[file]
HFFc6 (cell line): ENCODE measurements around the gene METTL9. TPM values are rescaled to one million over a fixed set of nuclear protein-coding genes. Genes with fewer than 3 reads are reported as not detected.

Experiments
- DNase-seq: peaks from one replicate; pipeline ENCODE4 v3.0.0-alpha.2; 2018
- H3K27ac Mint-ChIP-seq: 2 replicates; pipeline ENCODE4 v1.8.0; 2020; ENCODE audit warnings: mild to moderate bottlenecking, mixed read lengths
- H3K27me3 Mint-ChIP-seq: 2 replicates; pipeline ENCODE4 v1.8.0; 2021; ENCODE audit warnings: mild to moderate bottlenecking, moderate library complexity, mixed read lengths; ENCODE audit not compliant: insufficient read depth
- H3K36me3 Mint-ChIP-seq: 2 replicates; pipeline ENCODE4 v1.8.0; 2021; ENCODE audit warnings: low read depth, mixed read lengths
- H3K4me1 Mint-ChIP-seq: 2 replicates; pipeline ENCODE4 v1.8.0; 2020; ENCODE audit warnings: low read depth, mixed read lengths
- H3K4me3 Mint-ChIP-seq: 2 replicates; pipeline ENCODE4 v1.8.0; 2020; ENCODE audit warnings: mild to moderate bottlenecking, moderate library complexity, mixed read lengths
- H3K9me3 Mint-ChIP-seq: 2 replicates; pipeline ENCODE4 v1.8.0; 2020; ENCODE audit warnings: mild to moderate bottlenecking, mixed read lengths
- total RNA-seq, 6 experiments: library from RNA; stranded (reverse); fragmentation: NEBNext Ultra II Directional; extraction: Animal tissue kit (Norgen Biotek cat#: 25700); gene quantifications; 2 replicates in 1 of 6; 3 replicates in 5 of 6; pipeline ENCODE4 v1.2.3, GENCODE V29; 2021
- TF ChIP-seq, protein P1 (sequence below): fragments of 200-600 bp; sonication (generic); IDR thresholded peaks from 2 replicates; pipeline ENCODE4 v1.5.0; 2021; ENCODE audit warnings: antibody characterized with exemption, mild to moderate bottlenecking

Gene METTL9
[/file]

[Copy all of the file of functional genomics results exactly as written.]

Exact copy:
HFFc6 (cell line): ENCODE measurements around the gene METTL9. TPM values are rescaled to one million over a fixed set of nuclear protein-coding genes. Genes with fewer than 3 reads are reported as not detected.

Experiments
- DNase-seq: peaks from one replicate; pipeline ENCODE4 v3.0.0-alpha.2; 2018
- H3K27ac Mint-ChIP-seq: 2 replicates; pipeline ENCODE4 v1.8.0; 2020; ENCODE audit warnings: mild to moderate bottlenecking, mixed read lengths
- H3K27me3 Mint-ChIP-seq: 2 replicates; pipeline ENCODE4 v1.8.0; 2021; ENCODE audit warnings: mild to moderate bottlenecking, moderate library complexity, mixed read lengths; ENCODE audit not compliant: insufficient read depth
- H3K36me3 Mint-ChIP-seq: 2 replicates; pipeline ENCODE4 v1.8.0; 2021; ENCODE audit warnings: low read depth, mixed read lengths
- H3K4me1 Mint-ChIP-seq: 2 replicates; pipeline ENCODE4 v1.8.0; 2020; ENCODE audit warnings: low read depth, mixed read lengths
- H3K4me3 Mint-ChIP-seq: 2 replicates; pipeline ENCODE4 v1.8.0; 2020; ENCODE audit warnings: mild to moderate bottlenecking, moderate library complexity, mixed read lengths
- H3K9me3 Mint-ChIP-seq: 2 replicates; pipeline ENCODE4 v1.8.0; 2020; ENCODE audit warnings: mild to moderate bottlenecking, mixed read lengths
- total RNA-seq, 6 experiments: library from RNA; stranded (reverse); fragmentation: NEBNext Ultra II Directional; extraction: Animal tissue kit (Norgen Biotek cat#: 25700); gene quantifications; 2 replicates in 1 of 6; 3 replicates in 5 of 6; pipeline ENCODE4 v1.2.3, GENCODE V29; 2021
- TF ChIP-seq, protein P1 (sequence below): fragments of 200-600 bp; sonication (generic); IDR thresholded peaks from 2 replicates; pipeline ENCODE4 v1.5.0; 2021; ENCODE audit warnings: antibody characterized with exemption, mild to moderate bottlenecking

Gene METTL9